It took four years for Nikki Cox to grow her hair back to its original length after she was diagnosed with breast cancer in 2016.
During those years, Cox, a 35-year-old from Aliquippa, Pennsylvania, was reminded of her battle every day when she looked in the mirror, tied on a scarf or scratched at her itchy wig.
Cox had just begun to close that ugly chapter of her life when she was diagnosed with breast cancer again in May 2020.
This time, she was determined to salvage her hair.
"My hair was an important part of my healing and mental health," she said. "I wanted to feel good on the outside knowing what I was going through on the inside."
She decided to try scalp-cooling therapy after finding a flyer hidden between the stack of papers she received from her oncologist. By the end of her recent treatment, Cox had saved 90-95% of her hair.
"The whole time I was in treatment, I never wore a wig. I never had to wear a scarf," Cox said. "I didn't look like what I was going through."
Scalp cooling is available to all cancer patients except those battling leukemia or certain other blood-related cancers, but health experts say many people don't know the option exists. And for those familiar with the process, the high cost and spotty insurance coverage can put the option out of reach.
Cancer patients, survivors and advocates want to create more awareness about scalp cooling therapy and the effect hair has on a patient's mental health, emotional health and their recovery process. As more people learn about cold capping, they hope more insurance companies will see the value in providing coverage or reimbursement.
"We cringe every time we get an email saying, 'I just had my first chemo treatment and heard about cold caps - is it too late to save my hair?' Sadly, it is too late," said Nancy Marshall, co-founder of the The Rapunzel Project, a non-profit promoting cold-capping awareness.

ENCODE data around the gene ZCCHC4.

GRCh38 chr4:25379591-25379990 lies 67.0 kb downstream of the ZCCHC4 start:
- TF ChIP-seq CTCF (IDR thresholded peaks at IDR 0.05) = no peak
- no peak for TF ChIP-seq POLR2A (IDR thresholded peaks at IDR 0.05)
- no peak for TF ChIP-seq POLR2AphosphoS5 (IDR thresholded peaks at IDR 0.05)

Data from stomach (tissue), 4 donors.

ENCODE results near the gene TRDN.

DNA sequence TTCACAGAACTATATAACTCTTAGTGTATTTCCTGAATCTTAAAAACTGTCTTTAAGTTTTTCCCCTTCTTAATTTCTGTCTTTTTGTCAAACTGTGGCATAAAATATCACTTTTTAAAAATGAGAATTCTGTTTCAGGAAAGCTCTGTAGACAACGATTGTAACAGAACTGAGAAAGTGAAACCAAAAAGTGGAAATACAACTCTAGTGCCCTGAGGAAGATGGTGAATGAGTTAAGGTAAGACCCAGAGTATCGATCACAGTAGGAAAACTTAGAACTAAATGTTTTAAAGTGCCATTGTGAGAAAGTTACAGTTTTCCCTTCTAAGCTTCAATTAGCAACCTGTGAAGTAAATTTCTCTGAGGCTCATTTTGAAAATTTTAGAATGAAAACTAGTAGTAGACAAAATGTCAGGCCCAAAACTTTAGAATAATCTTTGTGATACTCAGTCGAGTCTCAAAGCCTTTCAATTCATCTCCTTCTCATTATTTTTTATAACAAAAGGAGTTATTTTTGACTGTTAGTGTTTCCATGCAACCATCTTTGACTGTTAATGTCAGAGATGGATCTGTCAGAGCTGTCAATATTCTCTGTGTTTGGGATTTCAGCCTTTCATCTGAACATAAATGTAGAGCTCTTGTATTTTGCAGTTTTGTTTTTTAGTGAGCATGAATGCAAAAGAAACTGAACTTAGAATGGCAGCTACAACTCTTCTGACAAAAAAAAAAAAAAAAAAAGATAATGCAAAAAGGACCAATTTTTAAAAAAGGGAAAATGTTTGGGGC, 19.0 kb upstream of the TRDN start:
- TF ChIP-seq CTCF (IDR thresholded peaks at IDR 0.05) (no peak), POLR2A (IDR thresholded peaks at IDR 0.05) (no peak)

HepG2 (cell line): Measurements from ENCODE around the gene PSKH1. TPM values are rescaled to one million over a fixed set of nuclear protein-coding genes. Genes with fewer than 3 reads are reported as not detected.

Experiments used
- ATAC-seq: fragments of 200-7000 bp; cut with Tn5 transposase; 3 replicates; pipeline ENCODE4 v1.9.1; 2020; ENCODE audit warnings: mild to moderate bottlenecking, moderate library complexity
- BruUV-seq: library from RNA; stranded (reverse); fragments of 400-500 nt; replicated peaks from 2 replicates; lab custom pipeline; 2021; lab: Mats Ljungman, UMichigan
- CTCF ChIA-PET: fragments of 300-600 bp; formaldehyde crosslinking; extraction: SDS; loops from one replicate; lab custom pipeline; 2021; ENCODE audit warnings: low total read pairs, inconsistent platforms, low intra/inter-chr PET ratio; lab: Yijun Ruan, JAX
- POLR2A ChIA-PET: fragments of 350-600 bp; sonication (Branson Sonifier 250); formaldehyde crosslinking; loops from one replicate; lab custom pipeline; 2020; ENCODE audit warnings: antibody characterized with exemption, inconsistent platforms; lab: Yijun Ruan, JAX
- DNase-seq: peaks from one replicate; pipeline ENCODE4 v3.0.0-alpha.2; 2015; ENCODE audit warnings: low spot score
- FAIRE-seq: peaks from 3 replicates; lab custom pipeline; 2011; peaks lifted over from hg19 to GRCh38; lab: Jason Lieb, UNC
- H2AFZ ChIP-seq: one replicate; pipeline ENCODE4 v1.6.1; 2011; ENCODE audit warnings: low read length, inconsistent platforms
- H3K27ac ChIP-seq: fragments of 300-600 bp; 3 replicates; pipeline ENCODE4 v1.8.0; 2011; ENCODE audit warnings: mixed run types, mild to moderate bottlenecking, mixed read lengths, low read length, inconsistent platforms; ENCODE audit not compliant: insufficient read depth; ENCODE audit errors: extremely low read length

During scalp-cooling therapy - also known as cap cooling - the patient wears a special cap strapped to their head before, during and after chemotherapy sessions to keep the head cold and prevent the harsh chemo from getting to the hair follicles.
"The way chemo works is that it tries to kill off cancer cells and at the same time some of it kills healthy cells, especially those that turn over faster like your hair," said Dr. Lynn Jeffers, past president of the American Society of Plastic Surgeons and medical director of Dignity Health's Integrated Breast Center at St. John's Camarillo Hospital. "If you slow down the metabolism of your hair with the cold … those cells that you slowed down don't take up the chemo as much."
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Cox used a scalp-cooling system by a company called Dignitana, which was offered through her hospital and regulates the cap's temperature through a machine. The company's product, DigniCap, has been cleared by the Food and Drug Administration, with studies showing it is 67% effective at saving at least 50% of patients' hair.
"A study was done that found 8% of women forgo chemo out of fear of hair loss," said Dignitana spokesperson Melissa Bourestom. "That's a very scary statistic to us because, of course, the most important thing is that you're treating your cancer."
Other patients opt for manual scalp cooling, offered by companies such as Penguin, in which head caps submerged in dry ice are strapped onto the patient's head and replaced every 20 minutes by a friend, family member or professional "cold capper."